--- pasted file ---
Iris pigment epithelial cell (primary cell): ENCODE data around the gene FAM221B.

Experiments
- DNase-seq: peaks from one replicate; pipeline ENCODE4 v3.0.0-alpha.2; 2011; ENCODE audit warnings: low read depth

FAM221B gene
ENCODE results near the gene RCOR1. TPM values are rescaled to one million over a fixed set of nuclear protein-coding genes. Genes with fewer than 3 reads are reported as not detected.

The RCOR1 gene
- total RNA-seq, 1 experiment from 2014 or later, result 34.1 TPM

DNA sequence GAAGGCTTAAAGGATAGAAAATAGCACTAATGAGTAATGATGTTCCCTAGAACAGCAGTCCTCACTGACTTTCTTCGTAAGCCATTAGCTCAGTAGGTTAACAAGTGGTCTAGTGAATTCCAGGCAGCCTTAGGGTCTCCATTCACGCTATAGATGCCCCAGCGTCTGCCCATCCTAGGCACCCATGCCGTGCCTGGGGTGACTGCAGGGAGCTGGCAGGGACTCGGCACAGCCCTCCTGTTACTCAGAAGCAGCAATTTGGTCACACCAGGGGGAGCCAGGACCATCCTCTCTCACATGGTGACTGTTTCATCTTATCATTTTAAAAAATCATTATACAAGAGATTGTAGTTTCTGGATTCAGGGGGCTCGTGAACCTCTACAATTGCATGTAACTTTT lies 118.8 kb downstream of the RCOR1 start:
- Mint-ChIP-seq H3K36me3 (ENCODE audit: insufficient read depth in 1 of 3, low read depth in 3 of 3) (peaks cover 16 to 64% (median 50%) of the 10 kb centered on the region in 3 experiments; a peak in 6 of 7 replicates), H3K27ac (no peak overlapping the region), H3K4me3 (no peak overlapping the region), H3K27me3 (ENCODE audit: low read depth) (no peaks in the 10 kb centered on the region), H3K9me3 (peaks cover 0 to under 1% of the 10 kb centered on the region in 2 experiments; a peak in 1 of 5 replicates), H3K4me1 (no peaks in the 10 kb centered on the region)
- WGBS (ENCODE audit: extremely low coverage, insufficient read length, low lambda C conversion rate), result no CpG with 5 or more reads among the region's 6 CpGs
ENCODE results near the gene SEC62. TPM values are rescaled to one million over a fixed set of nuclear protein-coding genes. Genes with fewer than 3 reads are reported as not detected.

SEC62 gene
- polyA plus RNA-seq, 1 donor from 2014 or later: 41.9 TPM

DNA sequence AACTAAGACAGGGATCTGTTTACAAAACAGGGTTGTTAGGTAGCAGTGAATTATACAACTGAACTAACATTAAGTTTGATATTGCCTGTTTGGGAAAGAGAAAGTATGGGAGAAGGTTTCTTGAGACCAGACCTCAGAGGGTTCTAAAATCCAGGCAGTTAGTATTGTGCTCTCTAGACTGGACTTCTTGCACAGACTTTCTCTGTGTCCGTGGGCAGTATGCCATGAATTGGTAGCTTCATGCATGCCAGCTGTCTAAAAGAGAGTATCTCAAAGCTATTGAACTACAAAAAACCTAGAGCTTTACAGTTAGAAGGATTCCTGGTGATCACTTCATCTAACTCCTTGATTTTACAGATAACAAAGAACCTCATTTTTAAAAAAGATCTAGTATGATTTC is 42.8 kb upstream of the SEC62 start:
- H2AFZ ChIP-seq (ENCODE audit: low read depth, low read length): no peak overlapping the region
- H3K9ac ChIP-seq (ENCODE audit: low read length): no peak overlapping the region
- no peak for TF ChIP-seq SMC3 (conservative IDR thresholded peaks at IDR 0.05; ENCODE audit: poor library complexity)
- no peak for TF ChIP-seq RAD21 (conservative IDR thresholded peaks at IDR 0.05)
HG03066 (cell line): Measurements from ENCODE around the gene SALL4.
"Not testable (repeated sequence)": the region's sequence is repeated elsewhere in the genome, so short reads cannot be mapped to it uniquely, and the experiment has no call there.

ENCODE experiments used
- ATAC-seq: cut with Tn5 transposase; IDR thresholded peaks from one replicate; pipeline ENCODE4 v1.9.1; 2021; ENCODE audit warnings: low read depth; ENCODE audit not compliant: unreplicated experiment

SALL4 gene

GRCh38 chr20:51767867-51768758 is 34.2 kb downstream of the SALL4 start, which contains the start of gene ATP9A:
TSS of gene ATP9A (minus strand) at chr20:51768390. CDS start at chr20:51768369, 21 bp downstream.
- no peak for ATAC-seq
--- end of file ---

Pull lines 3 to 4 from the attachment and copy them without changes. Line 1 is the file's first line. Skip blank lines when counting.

- DNase-seq: peaks from one replicate; pipeline ENCODE4 v3.0.0-alpha.2; 2011; ENCODE audit warnings: low read depth

FAM221B gene